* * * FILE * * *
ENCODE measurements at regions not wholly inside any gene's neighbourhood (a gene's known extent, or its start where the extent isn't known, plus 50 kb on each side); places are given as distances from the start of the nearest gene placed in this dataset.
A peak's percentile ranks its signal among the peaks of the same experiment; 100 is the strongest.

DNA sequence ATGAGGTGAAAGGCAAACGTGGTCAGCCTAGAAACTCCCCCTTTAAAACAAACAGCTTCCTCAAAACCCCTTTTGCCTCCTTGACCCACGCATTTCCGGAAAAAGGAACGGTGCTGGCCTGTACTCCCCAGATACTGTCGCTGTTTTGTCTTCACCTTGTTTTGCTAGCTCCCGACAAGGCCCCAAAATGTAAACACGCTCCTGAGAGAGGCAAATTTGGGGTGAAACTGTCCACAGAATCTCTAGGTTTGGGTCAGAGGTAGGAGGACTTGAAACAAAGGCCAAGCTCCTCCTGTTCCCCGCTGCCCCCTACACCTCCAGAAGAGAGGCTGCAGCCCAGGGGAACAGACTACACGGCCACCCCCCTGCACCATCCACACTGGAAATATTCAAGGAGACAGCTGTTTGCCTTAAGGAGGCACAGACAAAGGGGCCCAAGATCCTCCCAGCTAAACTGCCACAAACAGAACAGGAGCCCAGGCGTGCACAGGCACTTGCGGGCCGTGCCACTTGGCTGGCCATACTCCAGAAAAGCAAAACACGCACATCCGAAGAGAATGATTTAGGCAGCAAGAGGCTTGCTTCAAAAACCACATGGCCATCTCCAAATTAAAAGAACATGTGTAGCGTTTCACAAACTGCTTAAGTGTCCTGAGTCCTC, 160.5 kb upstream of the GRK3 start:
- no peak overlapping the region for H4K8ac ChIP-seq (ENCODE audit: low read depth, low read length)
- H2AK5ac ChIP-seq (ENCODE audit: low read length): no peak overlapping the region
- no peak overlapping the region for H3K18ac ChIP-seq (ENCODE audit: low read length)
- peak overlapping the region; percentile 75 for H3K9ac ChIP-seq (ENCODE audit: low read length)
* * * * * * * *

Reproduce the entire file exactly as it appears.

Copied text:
ENCODE measurements at regions not wholly inside any gene's neighbourhood (a gene's known extent, or its start where the extent isn't known, plus 50 kb on each side); places are given as distances from the start of the nearest gene placed in this dataset.
A peak's percentile ranks its signal among the peaks of the same experiment; 100 is the strongest.

DNA sequence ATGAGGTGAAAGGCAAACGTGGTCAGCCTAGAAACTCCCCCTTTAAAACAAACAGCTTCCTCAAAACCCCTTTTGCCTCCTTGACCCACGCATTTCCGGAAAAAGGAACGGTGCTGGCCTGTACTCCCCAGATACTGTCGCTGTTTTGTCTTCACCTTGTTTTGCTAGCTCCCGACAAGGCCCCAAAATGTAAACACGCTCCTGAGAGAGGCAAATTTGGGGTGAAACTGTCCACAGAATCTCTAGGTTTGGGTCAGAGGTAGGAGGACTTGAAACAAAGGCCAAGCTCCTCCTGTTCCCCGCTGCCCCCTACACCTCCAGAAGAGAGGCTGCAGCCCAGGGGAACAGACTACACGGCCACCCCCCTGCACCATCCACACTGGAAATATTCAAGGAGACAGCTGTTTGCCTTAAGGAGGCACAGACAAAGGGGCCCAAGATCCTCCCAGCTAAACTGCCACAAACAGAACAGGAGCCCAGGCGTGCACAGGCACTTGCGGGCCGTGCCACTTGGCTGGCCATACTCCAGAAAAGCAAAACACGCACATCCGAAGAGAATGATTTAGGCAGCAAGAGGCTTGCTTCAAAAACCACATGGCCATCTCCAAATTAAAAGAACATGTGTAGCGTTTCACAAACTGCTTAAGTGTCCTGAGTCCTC, 160.5 kb upstream of the GRK3 start:
- no peak overlapping the region for H4K8ac ChIP-seq (ENCODE audit: low read depth, low read length)
- H2AK5ac ChIP-seq (ENCODE audit: low read length): no peak overlapping the region
- no peak overlapping the region for H3K18ac ChIP-seq (ENCODE audit: low read length)
- peak overlapping the region; percentile 75 for H3K9ac ChIP-seq (ENCODE audit: low read length)